2022 ExxonMobil Student Scientists of the Year announced
Two notable post-graduate students were announced as the ExxonMobil Student Scientists of the Year, during this year’s WA Premier’s Science Awards on Monday 29 August, 2022.
ExxonMobil Australia LNG General Manager, Margaret Rogacki, had the opportunity to award the winners their prestigious accolade during the night.
“The calibre of candidates that have been nominated for this award is evident, as this is the third year in a row that following enormous consideration from the judging panel, not one but two students have been selected as the ExxonMobil Student Scientists of the Year,” she said.
“We’re proud to continue to support the exceptional talent Western Australia has to offer and ensure their incredible scientific efforts are recognised and highlighted throughout the community,” Margaret continued.
Congratulations to all this year’s finalists and the joint-winners of the ExxonMobil Student Scientist of the Year award, Nikhilesh and Kathryn. Please see Nikhilesh and Kathryn’s contributions to science outlined below.
Nikhilesh (Nik) Bappoo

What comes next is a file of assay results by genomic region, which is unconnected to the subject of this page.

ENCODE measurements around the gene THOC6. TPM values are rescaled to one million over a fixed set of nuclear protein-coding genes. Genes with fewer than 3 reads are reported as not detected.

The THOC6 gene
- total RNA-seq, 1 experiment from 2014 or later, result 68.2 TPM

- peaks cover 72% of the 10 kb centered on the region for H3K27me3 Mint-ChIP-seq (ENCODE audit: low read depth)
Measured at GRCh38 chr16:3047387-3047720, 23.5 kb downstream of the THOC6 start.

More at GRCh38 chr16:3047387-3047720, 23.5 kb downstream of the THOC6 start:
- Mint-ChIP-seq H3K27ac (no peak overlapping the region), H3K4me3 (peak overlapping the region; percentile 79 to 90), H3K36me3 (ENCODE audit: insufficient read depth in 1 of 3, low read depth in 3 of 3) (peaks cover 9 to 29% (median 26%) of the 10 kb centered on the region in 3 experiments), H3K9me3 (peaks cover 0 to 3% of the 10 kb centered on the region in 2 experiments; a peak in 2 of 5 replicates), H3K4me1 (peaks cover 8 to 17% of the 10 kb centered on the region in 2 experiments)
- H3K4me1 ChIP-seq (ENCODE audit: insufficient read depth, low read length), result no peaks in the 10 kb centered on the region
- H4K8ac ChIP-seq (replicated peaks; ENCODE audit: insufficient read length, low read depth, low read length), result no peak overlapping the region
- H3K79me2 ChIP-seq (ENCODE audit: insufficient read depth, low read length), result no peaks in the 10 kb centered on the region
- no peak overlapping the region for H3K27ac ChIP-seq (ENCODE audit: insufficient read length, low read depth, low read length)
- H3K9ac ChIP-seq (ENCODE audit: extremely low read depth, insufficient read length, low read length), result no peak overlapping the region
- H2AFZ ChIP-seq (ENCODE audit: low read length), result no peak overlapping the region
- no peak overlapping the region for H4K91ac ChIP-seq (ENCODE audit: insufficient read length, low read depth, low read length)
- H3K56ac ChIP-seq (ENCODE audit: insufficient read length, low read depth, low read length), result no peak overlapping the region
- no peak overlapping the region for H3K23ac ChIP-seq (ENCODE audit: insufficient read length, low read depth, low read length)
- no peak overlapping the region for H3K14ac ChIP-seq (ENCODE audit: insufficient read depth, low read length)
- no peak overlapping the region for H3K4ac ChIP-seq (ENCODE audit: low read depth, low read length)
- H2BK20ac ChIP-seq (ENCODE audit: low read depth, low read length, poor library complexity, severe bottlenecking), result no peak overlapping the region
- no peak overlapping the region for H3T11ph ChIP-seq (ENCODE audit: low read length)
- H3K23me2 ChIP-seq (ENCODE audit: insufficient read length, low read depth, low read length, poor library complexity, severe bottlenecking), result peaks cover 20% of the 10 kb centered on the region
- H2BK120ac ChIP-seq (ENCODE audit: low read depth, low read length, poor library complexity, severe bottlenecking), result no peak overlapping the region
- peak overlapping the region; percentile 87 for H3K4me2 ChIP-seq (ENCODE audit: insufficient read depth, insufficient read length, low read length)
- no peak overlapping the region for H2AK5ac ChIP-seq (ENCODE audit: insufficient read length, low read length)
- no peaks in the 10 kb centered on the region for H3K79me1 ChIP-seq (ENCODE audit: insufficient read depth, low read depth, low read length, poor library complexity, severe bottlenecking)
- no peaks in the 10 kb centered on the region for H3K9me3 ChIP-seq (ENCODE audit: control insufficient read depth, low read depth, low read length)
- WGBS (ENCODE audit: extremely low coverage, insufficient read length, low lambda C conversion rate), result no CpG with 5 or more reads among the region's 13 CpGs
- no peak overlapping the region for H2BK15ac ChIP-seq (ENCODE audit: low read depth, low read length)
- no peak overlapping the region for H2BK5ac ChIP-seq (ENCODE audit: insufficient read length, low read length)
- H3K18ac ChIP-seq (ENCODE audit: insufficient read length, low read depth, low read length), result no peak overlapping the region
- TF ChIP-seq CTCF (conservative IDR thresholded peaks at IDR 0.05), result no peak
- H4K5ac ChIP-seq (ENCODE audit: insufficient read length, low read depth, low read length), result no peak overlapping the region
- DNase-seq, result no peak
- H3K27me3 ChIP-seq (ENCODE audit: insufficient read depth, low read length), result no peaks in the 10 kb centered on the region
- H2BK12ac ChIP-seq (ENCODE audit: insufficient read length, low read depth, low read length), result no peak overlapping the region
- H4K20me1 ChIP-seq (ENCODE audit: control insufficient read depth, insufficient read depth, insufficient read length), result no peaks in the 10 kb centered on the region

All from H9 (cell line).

Harry Perkins Institute of Medical Research / The University of Western Australia
Nikhilesh (Nik) Bappoo is a passionate biomedical engineer with a vision to develop and ethically commercialise novel solutions to unmet clinical needs, hence improving the delivery of healthcare. Nik specialises in blood flow simulations, from ‘engineering the placenta’ to predict abnormalities during pregnancy, to predicting aneurysm growth and rupture. Nik's entrepreneurial mindset has led to the formation of VeinTech, a WA medical device company, aiming to reduce the high rate of failure of cannulation. He also manages product development and regulatory affairs for VitalTrace, another WA company developing a novel biosensor to improve childbirth outcomes for mothers and babies.
Kathryn Ross is a postgraduate research student based at the Curtin Institute of Radio Astronomy and the International Centre for Radio Astronomy Research. She studies supermassive black holes in the centres of galaxies, focusing on baby black holes that are smaller than typical galaxies. Using telescopes around Australia, Kathryn discovered these black holes are not as young as previously thought, but frustrated teens being restricted by a surrounding cloud of gas. She is a science communicator promoting STEM to audiences nationally and internationally. Kathryn is also an activist leading a national campaign, IncludeHer, working to diversify the representation of scientists in schools.